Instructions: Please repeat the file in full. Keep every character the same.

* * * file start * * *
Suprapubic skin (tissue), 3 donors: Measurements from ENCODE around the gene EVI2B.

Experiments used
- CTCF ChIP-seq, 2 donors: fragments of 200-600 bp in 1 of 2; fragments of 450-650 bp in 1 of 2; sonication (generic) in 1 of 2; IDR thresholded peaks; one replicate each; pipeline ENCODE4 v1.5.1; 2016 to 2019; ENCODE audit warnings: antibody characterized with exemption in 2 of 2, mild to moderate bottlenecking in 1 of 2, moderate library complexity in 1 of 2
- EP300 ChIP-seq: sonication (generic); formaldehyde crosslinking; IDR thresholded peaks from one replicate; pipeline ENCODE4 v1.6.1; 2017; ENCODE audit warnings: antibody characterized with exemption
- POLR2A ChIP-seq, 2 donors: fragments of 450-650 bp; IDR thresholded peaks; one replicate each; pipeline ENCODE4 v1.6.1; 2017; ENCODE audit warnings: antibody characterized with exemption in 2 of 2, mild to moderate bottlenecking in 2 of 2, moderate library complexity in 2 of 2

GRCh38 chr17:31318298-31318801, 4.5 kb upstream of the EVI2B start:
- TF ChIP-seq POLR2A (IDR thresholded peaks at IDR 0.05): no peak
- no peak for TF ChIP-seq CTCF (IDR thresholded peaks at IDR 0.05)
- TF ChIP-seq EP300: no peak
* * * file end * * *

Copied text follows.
Suprapubic skin (tissue), 3 donors: Measurements from ENCODE around the gene EVI2B.

Experiments used
- CTCF ChIP-seq, 2 donors: fragments of 200-600 bp in 1 of 2; fragments of 450-650 bp in 1 of 2; sonication (generic) in 1 of 2; IDR thresholded peaks; one replicate each; pipeline ENCODE4 v1.5.1; 2016 to 2019; ENCODE audit warnings: antibody characterized with exemption in 2 of 2, mild to moderate bottlenecking in 1 of 2, moderate library complexity in 1 of 2
- EP300 ChIP-seq: sonication (generic); formaldehyde crosslinking; IDR thresholded peaks from one replicate; pipeline ENCODE4 v1.6.1; 2017; ENCODE audit warnings: antibody characterized with exemption
- POLR2A ChIP-seq, 2 donors: fragments of 450-650 bp; IDR thresholded peaks; one replicate each; pipeline ENCODE4 v1.6.1; 2017; ENCODE audit warnings: antibody characterized with exemption in 2 of 2, mild to moderate bottlenecking in 2 of 2, moderate library complexity in 2 of 2

GRCh38 chr17:31318298-31318801, 4.5 kb upstream of the EVI2B start:
- TF ChIP-seq POLR2A (IDR thresholded peaks at IDR 0.05): no peak
- no peak for TF ChIP-seq CTCF (IDR thresholded peaks at IDR 0.05)
- TF ChIP-seq EP300: no peak